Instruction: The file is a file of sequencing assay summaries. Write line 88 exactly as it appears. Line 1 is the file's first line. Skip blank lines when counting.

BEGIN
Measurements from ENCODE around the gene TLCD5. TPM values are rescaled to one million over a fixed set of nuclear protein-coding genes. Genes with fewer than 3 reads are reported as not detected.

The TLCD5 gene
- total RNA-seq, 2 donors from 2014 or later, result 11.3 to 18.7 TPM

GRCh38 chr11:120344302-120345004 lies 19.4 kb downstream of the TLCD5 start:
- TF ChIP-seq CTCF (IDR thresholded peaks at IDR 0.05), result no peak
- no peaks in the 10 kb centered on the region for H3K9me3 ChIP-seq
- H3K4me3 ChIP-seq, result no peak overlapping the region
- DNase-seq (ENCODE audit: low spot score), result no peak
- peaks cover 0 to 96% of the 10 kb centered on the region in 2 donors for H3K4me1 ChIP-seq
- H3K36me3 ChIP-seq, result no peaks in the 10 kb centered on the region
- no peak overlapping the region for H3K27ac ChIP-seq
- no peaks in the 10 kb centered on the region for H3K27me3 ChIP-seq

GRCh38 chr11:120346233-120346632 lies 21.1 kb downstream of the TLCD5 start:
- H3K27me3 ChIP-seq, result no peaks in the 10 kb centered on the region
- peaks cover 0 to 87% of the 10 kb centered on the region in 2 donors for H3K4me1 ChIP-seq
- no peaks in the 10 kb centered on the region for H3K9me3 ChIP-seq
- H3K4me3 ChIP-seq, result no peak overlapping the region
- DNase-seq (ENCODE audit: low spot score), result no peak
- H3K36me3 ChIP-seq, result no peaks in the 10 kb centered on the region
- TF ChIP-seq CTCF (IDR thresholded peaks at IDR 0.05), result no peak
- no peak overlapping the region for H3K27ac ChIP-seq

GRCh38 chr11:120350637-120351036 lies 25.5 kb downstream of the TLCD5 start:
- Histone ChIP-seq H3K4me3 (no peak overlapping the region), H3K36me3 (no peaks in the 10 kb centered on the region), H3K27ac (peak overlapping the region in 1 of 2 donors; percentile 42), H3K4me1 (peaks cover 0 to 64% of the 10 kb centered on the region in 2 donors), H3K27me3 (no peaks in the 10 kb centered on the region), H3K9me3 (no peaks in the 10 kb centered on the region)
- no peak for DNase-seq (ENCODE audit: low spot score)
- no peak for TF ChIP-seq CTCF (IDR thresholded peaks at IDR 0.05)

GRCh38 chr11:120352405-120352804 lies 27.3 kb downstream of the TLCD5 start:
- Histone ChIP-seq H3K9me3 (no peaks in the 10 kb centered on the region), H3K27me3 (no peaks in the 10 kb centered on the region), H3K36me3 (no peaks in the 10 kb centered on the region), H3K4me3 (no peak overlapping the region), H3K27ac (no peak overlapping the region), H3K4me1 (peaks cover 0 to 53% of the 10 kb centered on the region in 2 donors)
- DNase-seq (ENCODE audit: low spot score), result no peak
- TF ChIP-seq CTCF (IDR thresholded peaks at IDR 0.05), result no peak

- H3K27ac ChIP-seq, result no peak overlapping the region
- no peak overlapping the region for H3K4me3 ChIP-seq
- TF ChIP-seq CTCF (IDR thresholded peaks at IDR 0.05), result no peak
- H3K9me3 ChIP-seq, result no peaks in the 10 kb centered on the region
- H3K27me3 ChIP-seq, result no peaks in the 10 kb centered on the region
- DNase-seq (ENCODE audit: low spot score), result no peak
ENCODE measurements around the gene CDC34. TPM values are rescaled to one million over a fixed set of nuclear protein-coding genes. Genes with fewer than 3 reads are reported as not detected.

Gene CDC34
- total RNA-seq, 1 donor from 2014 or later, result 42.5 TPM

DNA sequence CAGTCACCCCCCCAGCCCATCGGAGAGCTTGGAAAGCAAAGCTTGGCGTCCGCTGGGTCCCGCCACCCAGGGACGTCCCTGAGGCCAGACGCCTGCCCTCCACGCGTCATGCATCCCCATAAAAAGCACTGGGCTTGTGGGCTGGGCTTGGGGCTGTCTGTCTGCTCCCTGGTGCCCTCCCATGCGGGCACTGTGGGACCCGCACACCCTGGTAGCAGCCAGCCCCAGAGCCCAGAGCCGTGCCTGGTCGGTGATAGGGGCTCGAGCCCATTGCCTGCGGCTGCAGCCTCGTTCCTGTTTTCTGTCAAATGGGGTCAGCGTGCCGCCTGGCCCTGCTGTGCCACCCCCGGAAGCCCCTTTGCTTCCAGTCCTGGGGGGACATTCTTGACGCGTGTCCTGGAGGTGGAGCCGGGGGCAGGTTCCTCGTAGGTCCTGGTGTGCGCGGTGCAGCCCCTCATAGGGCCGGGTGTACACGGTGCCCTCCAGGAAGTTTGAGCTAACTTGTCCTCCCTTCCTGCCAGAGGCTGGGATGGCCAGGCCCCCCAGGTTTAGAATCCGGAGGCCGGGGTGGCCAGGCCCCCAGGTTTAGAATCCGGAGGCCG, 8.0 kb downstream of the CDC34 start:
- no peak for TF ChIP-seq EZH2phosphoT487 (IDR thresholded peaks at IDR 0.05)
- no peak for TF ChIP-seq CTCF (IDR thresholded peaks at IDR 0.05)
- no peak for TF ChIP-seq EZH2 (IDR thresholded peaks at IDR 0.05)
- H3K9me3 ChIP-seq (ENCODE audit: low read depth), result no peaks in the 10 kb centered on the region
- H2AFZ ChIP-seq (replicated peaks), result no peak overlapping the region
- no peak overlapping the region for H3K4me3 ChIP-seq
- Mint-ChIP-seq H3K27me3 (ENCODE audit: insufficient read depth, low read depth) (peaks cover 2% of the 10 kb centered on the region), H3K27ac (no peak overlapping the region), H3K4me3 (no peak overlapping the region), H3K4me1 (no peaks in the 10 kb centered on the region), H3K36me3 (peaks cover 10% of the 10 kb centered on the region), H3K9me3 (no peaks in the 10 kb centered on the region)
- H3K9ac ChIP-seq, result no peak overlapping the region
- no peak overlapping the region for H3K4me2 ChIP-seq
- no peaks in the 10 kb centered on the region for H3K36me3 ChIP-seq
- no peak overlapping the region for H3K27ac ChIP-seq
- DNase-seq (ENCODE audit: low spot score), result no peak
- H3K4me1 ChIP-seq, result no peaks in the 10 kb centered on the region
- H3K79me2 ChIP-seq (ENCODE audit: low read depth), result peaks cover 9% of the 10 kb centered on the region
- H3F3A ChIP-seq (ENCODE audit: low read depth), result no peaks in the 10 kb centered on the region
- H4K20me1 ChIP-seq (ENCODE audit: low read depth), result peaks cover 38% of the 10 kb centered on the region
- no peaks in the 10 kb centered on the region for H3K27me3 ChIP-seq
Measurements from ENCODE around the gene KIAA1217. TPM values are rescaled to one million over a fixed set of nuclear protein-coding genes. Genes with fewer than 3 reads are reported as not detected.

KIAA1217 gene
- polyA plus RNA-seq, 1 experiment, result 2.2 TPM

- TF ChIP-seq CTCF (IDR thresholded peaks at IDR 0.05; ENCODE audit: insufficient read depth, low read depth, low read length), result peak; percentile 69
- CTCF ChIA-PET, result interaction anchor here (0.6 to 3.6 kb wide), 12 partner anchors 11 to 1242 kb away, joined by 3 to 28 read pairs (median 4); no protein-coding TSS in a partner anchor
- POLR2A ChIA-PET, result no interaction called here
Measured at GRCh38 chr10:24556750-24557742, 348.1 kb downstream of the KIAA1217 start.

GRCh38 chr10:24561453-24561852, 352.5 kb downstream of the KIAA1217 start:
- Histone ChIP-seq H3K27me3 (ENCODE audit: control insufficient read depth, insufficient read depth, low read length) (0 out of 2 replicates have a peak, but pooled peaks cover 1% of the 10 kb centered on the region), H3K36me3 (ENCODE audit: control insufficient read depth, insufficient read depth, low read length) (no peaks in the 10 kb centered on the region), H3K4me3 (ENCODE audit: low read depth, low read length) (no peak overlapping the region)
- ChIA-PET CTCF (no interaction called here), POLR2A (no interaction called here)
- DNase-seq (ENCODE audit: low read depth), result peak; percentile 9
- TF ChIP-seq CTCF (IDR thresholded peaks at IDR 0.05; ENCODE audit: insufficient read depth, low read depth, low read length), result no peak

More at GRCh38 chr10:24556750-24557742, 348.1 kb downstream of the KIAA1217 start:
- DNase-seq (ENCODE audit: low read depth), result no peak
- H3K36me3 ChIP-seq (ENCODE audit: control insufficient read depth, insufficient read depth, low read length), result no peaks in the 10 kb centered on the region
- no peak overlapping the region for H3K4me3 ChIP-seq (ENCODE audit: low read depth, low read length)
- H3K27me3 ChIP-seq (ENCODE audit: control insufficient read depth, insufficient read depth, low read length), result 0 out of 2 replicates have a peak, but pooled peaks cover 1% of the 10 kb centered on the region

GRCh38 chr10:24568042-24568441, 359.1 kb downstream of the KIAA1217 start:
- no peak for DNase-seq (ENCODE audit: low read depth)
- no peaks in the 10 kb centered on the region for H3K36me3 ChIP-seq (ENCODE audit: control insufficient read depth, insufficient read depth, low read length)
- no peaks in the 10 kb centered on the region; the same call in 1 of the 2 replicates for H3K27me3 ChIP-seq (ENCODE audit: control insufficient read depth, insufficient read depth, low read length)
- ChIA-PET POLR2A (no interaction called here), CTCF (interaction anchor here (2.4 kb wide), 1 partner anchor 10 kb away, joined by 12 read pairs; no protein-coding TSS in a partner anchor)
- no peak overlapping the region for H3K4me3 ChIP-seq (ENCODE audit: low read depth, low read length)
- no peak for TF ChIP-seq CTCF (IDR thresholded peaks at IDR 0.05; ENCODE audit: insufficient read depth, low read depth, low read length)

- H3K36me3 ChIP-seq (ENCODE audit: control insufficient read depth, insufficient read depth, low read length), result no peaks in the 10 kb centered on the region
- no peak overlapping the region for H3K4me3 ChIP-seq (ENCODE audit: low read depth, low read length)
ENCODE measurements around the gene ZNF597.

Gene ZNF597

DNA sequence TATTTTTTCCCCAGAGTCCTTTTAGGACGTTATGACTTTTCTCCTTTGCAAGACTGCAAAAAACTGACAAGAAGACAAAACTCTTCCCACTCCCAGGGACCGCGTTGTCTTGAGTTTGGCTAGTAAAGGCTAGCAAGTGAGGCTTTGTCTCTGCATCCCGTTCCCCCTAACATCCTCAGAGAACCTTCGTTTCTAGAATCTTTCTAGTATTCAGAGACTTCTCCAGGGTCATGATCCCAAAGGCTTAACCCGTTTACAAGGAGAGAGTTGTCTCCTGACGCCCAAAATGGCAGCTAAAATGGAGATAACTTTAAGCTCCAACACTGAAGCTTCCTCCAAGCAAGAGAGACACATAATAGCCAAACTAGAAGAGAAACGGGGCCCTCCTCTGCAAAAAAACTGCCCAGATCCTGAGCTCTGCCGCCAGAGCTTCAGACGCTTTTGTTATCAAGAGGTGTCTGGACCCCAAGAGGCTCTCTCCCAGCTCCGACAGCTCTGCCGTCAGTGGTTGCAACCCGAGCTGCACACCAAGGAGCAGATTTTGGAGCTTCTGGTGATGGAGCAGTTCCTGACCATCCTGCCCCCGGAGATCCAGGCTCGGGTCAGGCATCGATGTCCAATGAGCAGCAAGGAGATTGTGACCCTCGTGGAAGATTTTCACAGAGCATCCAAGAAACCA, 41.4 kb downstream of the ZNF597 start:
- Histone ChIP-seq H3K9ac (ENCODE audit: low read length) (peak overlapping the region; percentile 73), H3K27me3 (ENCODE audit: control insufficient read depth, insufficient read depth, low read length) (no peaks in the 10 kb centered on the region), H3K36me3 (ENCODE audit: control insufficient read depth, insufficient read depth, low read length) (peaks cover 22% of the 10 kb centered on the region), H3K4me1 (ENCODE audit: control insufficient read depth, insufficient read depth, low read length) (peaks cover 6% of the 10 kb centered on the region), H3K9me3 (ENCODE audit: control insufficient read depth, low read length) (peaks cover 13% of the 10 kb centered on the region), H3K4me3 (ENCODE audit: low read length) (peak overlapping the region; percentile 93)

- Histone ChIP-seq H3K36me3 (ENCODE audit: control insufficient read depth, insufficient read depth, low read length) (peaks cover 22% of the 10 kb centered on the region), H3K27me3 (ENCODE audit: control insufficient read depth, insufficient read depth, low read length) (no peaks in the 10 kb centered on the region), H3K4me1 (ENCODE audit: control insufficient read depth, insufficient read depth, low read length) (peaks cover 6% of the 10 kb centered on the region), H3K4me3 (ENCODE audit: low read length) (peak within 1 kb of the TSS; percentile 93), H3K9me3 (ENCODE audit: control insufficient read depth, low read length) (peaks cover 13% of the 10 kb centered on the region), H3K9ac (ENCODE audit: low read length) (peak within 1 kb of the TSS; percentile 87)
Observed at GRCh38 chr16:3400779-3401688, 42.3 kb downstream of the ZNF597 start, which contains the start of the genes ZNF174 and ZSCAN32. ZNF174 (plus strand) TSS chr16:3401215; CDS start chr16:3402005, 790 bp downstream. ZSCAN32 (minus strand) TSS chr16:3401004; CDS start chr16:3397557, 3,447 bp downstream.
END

Observed at GRCh38 chr16:3400779-3401688, 42.3 kb downstream of the ZNF597 start, which contains the start of the genes ZNF174 and ZSCAN32. ZNF174 (plus strand) TSS chr16:3401215; CDS start chr16:3402005, 790 bp downstream. ZSCAN32 (minus strand) TSS chr16:3401004; CDS start chr16:3397557, 3,447 bp downstream.